• Lack of clear information about how to apply for permits
    • Expensive daily coliform laboratory sampling and analysis
    • Stringent certification requirements for system operators

    Key study conclusions include:

    ·      On-site recycled water systems are an emerging technology with the potential to play a role in helping manage California’s increasing water scarcity. 

    ·      Immediate actions should be taken to perform additional work on understanding potential regulatory models, estimating benefits, and initiating pilot activity.

    ·      An information portal should be designed so that potential developers of on-site water recycling systems and staff at key agencies have access to detailed information. 

    ·      One stretch goal to work towards is an exception to the Title 22 requirement for daily coliform sampling for on-site water recycling systems with a track-record of high water quality.

    The study also highlights a number of case studies as examples of on-site water recycling. Download  the full report for more details.


  • On-Site Water Generation

    California water supplies are stressed as a result of decreasing supply and increasing demand.  While conservation and efficiency are the most cost effective solutions, they may not completely solve the problem. Water recycling is an additional solution that is applicable across the entire state and can produce a relatively consistent resource regardless of the season or weather.  Wherever there is a wastewater treatment plant there is an opportunity to generate a local, sustainable supply of recycled water.  Indeed, generating recycled water is not a challenge, distributing it is.  A major barrier to implementing a successful regional recycled water system is the cost of distribution pipelines.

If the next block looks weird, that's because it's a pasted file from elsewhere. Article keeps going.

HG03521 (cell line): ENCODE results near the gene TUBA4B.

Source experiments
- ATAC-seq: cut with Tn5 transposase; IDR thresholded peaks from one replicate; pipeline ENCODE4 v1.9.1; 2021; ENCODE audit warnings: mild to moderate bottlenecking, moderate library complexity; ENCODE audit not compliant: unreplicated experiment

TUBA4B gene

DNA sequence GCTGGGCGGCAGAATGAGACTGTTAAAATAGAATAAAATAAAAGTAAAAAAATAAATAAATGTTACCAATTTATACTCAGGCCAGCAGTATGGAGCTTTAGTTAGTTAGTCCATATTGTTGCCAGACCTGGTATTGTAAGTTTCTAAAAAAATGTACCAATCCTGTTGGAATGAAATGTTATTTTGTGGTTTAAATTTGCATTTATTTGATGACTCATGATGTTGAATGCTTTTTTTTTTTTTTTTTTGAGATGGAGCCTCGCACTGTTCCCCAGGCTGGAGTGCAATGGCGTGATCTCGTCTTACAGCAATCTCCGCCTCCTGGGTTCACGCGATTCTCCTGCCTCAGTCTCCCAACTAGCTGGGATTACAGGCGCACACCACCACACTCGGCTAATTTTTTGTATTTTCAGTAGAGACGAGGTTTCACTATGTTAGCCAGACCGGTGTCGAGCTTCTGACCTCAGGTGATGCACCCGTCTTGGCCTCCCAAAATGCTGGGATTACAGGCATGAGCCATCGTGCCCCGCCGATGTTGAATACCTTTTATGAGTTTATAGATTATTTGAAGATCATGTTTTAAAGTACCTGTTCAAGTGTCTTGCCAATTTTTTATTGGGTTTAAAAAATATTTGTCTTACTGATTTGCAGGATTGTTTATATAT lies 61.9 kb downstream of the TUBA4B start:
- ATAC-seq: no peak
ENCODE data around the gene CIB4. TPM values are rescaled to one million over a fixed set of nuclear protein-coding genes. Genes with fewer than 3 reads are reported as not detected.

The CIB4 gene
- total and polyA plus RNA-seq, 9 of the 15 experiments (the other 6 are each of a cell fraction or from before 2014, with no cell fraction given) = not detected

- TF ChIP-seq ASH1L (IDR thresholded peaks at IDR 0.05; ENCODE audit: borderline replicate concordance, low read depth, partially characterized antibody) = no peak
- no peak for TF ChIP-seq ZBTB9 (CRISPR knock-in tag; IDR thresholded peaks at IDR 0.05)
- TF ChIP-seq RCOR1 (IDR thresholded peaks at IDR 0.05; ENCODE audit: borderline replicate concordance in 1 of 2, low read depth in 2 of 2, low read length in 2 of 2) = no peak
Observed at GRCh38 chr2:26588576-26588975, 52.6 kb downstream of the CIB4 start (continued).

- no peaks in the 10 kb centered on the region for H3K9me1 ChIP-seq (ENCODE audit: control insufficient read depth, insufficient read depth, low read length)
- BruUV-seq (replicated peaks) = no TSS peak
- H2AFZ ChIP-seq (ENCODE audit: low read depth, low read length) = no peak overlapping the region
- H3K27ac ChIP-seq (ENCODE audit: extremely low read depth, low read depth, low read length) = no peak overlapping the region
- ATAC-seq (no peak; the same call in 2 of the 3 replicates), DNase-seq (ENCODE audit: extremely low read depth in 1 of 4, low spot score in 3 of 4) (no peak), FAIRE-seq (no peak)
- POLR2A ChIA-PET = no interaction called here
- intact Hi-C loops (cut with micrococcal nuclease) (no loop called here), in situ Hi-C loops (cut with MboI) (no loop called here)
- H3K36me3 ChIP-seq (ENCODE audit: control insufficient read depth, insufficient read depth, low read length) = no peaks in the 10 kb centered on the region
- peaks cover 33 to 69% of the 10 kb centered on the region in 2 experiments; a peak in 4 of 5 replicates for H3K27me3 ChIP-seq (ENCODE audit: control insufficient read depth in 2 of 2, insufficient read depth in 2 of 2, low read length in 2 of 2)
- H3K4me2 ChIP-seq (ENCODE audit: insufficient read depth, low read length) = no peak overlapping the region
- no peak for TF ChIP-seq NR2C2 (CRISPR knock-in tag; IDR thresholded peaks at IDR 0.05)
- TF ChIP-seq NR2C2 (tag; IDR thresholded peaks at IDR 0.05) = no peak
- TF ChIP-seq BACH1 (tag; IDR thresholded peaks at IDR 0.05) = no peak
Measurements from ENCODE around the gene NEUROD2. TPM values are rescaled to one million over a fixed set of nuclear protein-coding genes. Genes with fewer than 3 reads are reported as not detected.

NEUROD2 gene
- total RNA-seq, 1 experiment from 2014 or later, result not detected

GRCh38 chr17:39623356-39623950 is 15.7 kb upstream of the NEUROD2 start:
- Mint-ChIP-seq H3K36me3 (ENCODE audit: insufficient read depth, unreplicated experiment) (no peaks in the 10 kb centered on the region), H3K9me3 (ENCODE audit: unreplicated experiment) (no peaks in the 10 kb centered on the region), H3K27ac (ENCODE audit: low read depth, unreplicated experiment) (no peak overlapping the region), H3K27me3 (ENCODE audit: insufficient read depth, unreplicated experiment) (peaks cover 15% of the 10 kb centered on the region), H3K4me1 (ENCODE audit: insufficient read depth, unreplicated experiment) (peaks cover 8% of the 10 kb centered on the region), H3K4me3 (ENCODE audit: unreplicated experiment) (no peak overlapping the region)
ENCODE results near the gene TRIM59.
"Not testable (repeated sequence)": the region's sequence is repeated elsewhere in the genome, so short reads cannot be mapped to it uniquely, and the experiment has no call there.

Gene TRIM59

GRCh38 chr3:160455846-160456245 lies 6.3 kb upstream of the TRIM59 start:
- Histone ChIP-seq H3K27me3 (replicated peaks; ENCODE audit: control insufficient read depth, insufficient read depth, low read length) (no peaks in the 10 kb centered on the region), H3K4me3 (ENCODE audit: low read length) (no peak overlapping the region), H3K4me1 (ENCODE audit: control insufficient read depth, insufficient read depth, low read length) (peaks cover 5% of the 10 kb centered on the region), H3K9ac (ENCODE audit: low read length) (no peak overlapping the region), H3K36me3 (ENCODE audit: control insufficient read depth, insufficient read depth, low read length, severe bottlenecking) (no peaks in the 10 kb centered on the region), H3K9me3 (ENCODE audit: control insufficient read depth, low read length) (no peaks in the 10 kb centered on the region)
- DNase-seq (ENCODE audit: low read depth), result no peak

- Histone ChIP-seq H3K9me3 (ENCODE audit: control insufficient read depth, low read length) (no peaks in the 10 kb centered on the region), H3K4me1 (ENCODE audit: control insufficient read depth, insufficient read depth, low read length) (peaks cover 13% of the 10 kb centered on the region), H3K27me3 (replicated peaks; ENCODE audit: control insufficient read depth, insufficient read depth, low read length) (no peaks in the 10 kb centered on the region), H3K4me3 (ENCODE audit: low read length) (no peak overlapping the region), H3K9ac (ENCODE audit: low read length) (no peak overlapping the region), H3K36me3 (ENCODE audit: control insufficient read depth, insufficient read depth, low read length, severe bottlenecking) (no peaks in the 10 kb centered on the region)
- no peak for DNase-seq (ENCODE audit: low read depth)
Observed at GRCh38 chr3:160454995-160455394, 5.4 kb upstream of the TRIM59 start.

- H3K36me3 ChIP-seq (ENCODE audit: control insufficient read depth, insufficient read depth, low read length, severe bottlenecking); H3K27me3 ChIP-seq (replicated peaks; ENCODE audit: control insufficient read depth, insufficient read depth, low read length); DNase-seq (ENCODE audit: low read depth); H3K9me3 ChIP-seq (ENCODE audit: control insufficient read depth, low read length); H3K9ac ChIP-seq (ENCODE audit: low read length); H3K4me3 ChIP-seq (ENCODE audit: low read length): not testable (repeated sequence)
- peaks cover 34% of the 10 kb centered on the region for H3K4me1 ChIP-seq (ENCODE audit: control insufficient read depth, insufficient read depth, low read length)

Recycled water can be implemented on a smaller scale; generating water in the same location as its demand eliminates the need for expensive distribution systems. Similarly, rainwater harvesting can also provide a local, low-cost supply of water. On-site water generation (both recycling and rainwater harvesting) has the potential to not only conserve water but save energy used by supply and distribution infrastructure.

    In December 2012, the Alliance completed a study entitled On-Site Water Generation: An Analysis of Options and Case Study  that documents the characteristics of the on-site water generation systems and also conducts a detailed cost benefit analysis for a representative case study on the City of Huntington Beach. The study sought to understand:

    • Types of technologies available to provide on-site water generation.
    • Costs and benefit analysis of the on-site water generation options.
    • Primary market barriers to technology adoption.

    Key study conclusions include:

    • On-site recycled water systems can supply water at lower energy intensity than imported water and desalination in Southern California. 
    • On-site recycled water systems are most cost-effective in larger capacities. 
    • On-site water recycling can provide more water than rainwater harvesting. 
    • Rainwater harvesting systems are more cost effective in areas with a good balance of supply (rain) and demand throughout the year.

    The study also discusses a number of recommendations for California policy-makers to stimulate the production and use of on-site water generation. Download the full report for more details.

  • Best Practices Study

    In 2010 the California Public Utilities Commission completed a series of studies and pilot projects documenting significant opportunities for reducing the energy requirements of the water sector (including production, treatment, distribution and water conservation.) To build upon this, the Alliance developed the Eastern Municipal Water District: A Case Study of Best-In-Class Water-Energy Programs and Practices report documenting for retail water and waste-water agencies:

    • The range of potential energy efficiency and generation opportunities that could be implemented;